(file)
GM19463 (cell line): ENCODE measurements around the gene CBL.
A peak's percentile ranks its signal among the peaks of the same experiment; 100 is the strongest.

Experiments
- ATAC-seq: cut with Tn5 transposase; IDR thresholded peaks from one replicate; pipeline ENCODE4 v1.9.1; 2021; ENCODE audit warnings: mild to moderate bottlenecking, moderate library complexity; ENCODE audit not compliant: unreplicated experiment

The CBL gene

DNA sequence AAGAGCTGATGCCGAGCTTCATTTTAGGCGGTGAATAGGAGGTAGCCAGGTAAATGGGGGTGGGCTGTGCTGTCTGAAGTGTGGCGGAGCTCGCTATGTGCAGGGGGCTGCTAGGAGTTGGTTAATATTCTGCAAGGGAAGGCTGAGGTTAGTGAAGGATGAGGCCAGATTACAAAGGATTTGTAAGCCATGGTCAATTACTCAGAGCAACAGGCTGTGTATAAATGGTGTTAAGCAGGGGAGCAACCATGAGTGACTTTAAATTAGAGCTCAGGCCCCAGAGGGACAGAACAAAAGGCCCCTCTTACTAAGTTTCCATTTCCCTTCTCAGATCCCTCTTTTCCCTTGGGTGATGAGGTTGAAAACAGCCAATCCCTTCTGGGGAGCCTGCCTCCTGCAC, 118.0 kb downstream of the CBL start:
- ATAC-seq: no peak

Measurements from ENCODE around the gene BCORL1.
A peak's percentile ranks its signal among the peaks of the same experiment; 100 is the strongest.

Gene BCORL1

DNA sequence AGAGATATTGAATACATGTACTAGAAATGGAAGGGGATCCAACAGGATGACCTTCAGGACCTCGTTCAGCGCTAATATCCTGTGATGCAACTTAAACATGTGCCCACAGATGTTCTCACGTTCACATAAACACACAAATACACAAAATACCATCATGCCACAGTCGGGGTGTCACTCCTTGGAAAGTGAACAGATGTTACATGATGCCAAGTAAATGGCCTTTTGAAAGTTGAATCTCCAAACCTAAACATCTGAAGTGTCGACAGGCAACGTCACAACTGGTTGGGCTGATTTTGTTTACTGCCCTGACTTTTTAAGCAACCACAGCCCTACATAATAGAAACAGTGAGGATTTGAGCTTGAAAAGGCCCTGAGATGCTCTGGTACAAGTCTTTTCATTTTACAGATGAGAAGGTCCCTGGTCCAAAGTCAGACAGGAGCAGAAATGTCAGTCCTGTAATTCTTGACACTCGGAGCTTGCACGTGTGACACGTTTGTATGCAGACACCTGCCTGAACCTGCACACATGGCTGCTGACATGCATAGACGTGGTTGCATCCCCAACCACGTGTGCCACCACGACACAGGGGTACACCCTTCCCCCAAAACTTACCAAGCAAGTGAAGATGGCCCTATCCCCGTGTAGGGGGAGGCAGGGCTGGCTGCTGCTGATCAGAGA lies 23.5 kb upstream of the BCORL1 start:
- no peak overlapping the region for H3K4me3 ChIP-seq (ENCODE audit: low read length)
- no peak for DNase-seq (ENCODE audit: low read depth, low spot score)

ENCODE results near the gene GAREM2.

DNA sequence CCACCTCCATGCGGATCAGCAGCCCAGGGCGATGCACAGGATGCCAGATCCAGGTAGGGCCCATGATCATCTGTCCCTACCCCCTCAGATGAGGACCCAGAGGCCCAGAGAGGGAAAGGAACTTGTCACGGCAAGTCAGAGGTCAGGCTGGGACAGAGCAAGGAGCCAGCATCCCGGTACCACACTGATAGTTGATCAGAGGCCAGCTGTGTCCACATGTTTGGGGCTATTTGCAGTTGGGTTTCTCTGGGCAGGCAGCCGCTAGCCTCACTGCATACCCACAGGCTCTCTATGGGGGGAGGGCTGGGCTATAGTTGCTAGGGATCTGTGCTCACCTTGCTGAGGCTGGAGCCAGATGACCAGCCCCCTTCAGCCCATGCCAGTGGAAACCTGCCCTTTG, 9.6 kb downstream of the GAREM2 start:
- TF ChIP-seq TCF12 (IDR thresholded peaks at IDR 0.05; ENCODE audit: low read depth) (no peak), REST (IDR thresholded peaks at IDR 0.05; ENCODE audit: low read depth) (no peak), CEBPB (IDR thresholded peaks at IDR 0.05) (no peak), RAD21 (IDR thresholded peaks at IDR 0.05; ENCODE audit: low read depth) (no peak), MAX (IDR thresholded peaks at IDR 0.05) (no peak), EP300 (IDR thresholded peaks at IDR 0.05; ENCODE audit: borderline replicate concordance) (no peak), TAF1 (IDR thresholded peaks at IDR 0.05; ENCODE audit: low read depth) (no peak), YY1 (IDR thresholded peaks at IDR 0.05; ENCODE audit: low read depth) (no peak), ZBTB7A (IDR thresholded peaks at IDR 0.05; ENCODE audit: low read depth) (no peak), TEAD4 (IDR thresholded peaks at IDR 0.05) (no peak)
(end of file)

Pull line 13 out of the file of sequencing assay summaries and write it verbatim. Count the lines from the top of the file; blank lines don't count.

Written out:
- no peak for DNase-seq (ENCODE audit: low read depth, low spot score)